IF EVER THERE were a time to get a regional act together and gain long-sought local authority over Dulles and National airports, this is it. But after five months of interjurisdictional squabbling, a 15-member commission appointed by Transportation Secretary Elizabeth Hanford Dole can't even agree on the shape of any future authority to take over the two airports from the federal government. Without some agreement this month, the governments of the District, Maryland and Virginia may forfeit the timely and critical support of Mrs. Dole and key members of Congress.
There are ways to break this impasse. At issue is how many members each jurisdiction should have on a planned regional airport authority. Virginia members want representatives of their state to dominate, citing their immediate and primary interests of noise, surrounding real estate, policing, access and, most important, the need for Virginia General Assembly approval. The Maryland and District members argue that they deserve equal representation on any board that not only would control two airports but would also make decisions that could affect Baltimore-Washington International.
Given the eventual involvement of the Virginia General Assembly, an initial proposal of three members for each jurisdiction might as well be scrapped. But what if Virginia were to have, say, five members, and Maryland and the District five between them? In addition, there could be another member -- an "independent," agreed upon by all three jurisdictions -- who would vote only in case of a 5-to-5 tie.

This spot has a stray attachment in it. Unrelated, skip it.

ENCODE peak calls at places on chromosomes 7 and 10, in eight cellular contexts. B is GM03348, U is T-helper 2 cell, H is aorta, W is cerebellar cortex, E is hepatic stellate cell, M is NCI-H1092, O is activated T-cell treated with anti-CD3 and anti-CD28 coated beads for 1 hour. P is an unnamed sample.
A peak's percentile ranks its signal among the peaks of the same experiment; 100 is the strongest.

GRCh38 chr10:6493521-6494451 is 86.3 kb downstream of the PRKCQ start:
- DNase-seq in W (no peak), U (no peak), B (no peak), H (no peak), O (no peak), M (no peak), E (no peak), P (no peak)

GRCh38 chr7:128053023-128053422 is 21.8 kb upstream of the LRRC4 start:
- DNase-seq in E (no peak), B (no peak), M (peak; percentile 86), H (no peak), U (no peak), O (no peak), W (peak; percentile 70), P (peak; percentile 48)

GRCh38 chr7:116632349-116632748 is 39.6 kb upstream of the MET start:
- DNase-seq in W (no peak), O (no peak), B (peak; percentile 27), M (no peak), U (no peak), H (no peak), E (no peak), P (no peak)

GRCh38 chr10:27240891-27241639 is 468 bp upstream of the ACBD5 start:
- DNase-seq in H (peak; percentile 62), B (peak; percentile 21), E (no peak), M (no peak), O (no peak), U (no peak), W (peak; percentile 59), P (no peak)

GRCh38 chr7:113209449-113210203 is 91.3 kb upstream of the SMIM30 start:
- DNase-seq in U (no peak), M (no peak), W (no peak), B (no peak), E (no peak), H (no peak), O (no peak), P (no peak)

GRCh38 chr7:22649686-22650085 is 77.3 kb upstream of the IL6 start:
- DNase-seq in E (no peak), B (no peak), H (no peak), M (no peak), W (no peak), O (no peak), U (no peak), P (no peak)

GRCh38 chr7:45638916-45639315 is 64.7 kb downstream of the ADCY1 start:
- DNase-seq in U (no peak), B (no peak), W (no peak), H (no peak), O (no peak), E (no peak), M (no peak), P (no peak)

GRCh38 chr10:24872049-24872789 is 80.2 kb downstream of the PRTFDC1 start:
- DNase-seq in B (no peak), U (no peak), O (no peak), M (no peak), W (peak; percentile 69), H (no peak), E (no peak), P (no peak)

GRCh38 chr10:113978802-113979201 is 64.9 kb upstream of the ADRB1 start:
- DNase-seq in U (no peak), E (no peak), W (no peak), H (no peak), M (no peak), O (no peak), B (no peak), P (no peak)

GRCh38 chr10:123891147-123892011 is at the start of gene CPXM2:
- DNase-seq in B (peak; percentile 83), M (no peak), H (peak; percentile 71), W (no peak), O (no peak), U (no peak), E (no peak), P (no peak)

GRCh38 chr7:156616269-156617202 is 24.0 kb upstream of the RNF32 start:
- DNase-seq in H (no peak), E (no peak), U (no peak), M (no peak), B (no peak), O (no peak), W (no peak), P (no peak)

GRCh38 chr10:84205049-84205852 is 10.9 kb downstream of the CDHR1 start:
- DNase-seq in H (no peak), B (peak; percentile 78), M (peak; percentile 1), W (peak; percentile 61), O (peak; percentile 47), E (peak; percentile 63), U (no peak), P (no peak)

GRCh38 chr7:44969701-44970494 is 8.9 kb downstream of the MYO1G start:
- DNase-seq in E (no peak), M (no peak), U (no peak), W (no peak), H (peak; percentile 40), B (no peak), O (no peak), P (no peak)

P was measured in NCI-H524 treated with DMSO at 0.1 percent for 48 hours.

Whatever the shape of the table and the configuration of the players, the point is to seize the initiative afforded by Mrs. Dole. Governors Robb and Hughes and Mayor Barry should step in personally, along with the members of Congress from the region, and reach an understanding that will deliver the airports to the region. Without it, efforts to achieve balanced airport traffic, convenient service and an understanding with Congress on the allocation and volume of flights will fail, as they always have. The authority over National and Dulles shouldn't belong to any one jurisdiction, but to all three, whose mutual concerns can be protected and strengthened as well.